Medical research

Researchers create a better way to transport life-saving vaccines

Researchers at McMaster University have invented a stable, affordable way to store fragile vaccines for weeks at a time at temperatures up to 40C, opening the way for life-saving anti-viral vaccines to reach remote and impoverished ...

Diseases, Conditions, Syndromes

New single vaccination approach to killer diseases

Scientists from the University of Adelaide's Research Centre for Infectious Diseases have developed a single vaccination approach to simultaneously combat influenza and pneumococcal infections, the world's most deadly respiratory ...

HIV & AIDS

New HIV vaccine strategy 'pumps' the immune system

A new HIV vaccine delivery strategy appears to enhance the protective immune response in a preclinical model. Scientists at the La Jolla Institute for Immunology (LJI) have discovered that delivering an HIV vaccine in small ...

Medications

New approach could lead to a lifetime flu vaccine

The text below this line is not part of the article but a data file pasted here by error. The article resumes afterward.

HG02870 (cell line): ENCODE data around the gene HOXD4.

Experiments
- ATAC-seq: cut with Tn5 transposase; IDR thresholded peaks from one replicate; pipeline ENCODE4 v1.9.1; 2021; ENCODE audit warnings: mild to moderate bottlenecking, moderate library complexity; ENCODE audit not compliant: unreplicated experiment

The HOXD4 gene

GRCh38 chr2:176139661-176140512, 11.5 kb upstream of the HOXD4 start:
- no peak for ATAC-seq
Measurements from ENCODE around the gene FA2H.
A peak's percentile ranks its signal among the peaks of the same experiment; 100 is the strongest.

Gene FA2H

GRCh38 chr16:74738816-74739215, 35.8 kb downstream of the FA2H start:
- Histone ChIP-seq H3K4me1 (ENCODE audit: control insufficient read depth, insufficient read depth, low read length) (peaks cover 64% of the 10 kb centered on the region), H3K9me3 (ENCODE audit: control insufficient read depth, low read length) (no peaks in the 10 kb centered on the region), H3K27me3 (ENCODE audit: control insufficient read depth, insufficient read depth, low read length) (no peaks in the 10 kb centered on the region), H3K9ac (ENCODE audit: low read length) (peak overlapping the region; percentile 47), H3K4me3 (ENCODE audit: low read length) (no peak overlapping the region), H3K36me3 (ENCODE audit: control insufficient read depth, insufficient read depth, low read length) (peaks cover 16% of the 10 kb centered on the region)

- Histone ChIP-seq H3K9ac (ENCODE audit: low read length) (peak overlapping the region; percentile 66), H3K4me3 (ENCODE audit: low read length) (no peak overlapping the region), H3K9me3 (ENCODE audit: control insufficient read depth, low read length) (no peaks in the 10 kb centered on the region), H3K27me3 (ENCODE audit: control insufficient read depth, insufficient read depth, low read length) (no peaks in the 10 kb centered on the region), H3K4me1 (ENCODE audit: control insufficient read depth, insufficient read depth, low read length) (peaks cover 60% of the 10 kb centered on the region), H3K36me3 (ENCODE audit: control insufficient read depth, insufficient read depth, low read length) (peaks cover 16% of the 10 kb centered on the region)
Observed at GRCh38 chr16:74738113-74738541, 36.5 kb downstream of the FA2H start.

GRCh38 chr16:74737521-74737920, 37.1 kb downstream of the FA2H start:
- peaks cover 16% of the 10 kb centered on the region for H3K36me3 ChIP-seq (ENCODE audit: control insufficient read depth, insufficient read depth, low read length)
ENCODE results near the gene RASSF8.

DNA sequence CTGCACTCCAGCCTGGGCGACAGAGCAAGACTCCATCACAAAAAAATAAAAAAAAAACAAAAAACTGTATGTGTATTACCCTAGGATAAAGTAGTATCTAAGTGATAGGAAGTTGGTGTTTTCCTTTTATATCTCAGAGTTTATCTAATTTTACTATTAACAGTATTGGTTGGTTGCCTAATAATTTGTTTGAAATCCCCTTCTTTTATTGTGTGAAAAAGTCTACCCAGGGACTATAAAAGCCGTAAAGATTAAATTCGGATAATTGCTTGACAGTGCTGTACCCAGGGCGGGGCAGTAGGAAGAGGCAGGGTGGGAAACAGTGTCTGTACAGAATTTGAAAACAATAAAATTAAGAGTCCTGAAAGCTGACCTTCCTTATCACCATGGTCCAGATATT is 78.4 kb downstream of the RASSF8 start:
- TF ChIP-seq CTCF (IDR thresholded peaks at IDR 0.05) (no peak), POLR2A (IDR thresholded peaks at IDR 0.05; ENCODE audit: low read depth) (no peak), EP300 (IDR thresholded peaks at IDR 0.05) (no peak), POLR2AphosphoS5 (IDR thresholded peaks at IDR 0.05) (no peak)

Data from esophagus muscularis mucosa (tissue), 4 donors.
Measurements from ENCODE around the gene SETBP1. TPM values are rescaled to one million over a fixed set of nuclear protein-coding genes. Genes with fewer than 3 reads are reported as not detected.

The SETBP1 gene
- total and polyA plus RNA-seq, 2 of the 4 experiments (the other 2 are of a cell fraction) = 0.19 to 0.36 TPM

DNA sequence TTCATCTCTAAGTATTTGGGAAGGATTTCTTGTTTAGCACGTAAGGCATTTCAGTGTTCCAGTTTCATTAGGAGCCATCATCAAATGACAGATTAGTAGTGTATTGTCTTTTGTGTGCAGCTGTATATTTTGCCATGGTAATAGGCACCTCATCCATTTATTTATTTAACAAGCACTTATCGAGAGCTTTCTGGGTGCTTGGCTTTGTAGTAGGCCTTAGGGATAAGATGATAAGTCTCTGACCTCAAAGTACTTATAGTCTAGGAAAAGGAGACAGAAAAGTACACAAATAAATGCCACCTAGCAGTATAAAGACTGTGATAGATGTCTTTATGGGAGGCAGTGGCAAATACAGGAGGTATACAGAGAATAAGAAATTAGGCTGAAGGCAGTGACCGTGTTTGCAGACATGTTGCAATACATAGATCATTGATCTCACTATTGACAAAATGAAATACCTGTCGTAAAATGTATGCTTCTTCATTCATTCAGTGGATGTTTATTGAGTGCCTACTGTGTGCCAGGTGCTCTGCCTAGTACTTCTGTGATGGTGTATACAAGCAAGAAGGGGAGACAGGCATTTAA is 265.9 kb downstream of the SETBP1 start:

If the virus that causes flu were an ice cream cone, then the yearly vaccine teaches the immune system to recognize just the scoop – chocolate one year, strawberry the next. As the virus changes each year, so too must the ...

HIV & AIDS

Scientists find another way HIV can hide from vaccines

A Yale-led team has discovered yet another molecular trick HIV uses to survive immune system attacks, a finding that may influence efforts to develop an effective vaccine against HIV/AIDS.

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Vaccine

A vaccine is a biological preparation that improves immunity to a particular disease. A vaccine typically contains a small amount of an agent that resembles a microorganism. The agent stimulates the body's immune system to recognize the agent as foreign, destroy it, and "remember" it, so that the immune system can more easily recognize and destroy any of these microorganisms that it later encounters.

Vaccines can be prophylactic (e.g. to prevent or ameliorate the effects of a future infection by any natural or "wild" pathogen), or therapeutic (e.g. vaccines against cancer are also being investigated; see cancer vaccine).

The term vaccine derives from Edward Jenner's 1796 use of the term cow pox (Latin variolæ vaccinæ, adapted from the Latin vaccīn-us, from vacca cow), which, when administered to humans, provided them protection against smallpox.

This text uses material from Wikipedia, licensed under CC BY-SA